Celtic Tiger's roaring success
28 May 1996
20 January 2014
23 September 2013
3 December 2013
3 February 2014
17 March 2014
Any scholar of economics confronted with the economic indicators for Ireland can only come to one conclusion: the Irish economy is booming. Business confidence is strong and Irish firms are improving their competitiveness in international markets.
Modesty constrained us from publicising this success story (perhaps we didn't believe it ourselves) but when Morgan Stanley labelled Ireland the "Celtic Tiger" the story of our high economic growth rates was out.
More recently, the European Commission projected growth in GDP in the Irish economy at 5.6 per cent in 1996 and 4.9 per cent in 1997, over twice the European average. Ireland stands as one of only three EU countries set to comply with the stringent Maastricht economic convergence criteria for European Monetary Union (EMU).
It is widely recognised that the foundations for the impressive economic performance of the 1990s were laid over a decade ago. By the mid 1980s, Ireland had come through a period of high inflation and growing national debt. Current budget deficits were running out of control, unemployment was rising and real fixed investment was in decline.
A series of stringent fiscal and monetary policy adjustments were implemented to address these difficulties. Central to these was a decision to shadow the Deutschmark, in effect adopting a monetary policy consistent with that of the Bundesbank. A successful incomes policy was developed to control labour costs and increase competitiveness. Strict disciplines were also imposed over public expenditure.
After a slow build-up in the early 1990s, the Irish economy has raced ahead over the past two years, justifying its classification as a tiger economy. Growth in gross national product in 1994 and 1995, at 6.7 per cent and 7.4 per cent respectively, places Ireland as the best performing economy in the European Union.
A number of key factors underpin this economic growth. Ireland is set to benefit from transfers of about IR£5 billion from the EU. The funds are being used to develop the productive sector, enhance human resource capability and improve economic infrastructure.
The peace process has also been beneficial to the whole of Ireland. Total overseas tourism grew by 15 per cent in 1995, and 1996 is expected to show continuing growth of between 10 per cent and 15 per cent.
Prospects of a peaceful and improved political environment have helped break down major psychological barriers north and south of the border. Companies in the Republic now have a much more positive attitude towards investing in Northern Ireland.
Another factor is the significant direct foreign investment in Ireland. A major part of this investment has been in the electronics industry. The availability of young, well-educated people qualified in the electronics field is a major attraction to high-tech multinationals in choosing Ireland as a base.
Inward investment has not been limited to the high-tech sector. The initiative taken in the late 1980s to establish the Dublin International Financial Centre (IFSC) has also been successful. Tax and other incentives include a 10 per cent rate of tax on trading profits, advanced capital allowance and a 10-year rates-free period.
The Programme for Competitiveness and Work (PCW) has also had a part to play. This consensus between the Irish government and the trade unions on a range of employment matters and incomes policy has helped restrain domestic inflationary pressures through continued moderation of wage inflation.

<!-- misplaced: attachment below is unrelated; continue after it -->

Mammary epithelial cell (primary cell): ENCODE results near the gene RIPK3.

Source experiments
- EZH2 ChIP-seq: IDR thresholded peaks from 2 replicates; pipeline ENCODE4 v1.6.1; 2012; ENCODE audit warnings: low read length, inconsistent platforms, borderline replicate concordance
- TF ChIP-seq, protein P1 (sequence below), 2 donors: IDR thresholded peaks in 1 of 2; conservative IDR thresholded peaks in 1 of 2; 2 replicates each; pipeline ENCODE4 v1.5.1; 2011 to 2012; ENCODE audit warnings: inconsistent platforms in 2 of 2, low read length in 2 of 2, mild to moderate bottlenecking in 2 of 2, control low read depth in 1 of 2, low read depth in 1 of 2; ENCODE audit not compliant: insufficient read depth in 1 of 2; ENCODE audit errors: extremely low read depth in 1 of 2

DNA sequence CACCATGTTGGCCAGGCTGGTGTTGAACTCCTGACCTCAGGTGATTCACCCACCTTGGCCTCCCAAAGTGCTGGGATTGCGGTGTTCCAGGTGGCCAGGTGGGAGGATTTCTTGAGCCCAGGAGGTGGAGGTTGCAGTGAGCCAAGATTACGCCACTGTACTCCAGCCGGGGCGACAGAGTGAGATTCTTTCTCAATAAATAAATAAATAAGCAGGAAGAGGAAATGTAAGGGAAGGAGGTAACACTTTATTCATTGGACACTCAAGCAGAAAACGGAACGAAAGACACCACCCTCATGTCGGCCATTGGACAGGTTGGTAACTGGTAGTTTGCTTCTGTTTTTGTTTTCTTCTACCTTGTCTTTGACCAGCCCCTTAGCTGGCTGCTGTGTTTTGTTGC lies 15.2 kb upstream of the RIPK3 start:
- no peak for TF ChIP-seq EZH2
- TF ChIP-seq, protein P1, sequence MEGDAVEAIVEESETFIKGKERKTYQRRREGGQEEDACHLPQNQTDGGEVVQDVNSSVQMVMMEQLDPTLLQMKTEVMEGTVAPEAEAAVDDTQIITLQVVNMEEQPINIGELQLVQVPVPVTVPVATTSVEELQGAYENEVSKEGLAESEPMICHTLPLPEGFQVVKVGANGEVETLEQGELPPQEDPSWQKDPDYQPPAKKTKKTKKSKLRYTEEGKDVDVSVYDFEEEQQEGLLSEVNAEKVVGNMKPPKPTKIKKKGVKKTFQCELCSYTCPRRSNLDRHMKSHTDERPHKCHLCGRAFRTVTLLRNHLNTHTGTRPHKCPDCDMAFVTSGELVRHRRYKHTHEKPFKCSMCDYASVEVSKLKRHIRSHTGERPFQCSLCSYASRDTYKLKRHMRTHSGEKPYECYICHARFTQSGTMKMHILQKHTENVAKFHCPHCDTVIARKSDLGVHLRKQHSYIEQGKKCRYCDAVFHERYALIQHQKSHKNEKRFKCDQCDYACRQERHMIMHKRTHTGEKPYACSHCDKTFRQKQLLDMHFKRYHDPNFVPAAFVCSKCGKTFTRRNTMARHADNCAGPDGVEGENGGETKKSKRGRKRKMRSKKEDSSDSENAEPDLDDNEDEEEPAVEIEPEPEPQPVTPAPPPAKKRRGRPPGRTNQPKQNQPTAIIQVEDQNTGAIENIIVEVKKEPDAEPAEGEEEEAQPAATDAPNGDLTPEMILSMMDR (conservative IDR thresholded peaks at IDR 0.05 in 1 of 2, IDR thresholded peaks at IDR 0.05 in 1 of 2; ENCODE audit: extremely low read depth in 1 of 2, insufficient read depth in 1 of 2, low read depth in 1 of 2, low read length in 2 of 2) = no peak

The prudent monetary and fiscal policies adopted in the late 1980s are still in evidence today. Ireland's national debt is falling and its annual exchequer borrowing is currently less than 2 per cent of its GNP.
Against this background, it is worth considering potential clouds on the horizon. Despite the growth in economic activity, unemployment still remains unacceptably high, at just under 13 per cent of the workforce. In recent years, Ireland has needed to create a significant level of new jobs each year, not only to make inroads into existing unemployment numbers, but also to provide for the increasing number of young people entering the workforce for the first time, and the growing numbers of emigrants of the 1980s returning to their native soil.
There will be a significant reduction in EU transfers after 1999. And the impact of European monetary union will also have to be considered. The UK (Ireland's largest trading partner) does not fulfil any entry criteria, and the UK Government's commitment to EMU is less than whole-hearted. Any depreciation of sterling outside EMU would cause a loss of competitiveness for Irish exporters to the UK.
The multinational sector may also cause problems. While Ireland has enjoyed enormous success in attracting direct foreign investment, there are always concerns about the mobility of such investment. Recently some firms have withdrawn, causing job losses.
The expiry of the PCW in 1997 may cause trouble. There have been some indications that the unions have concerns about the programme, which may pose difficulties in negotiating any further programme.
But against this, the generally positive background means companies are performing well. This resulted in an increase in the level of merger and acquisition activity in both 1994 and 1995. There are large amounts of relatively cheap capital available to fund business growth. The improving economic climate has also seen a significant increase in property transactions. For the legal and financial services communities, this is all very good news. Long may the Celtic Tiger roar.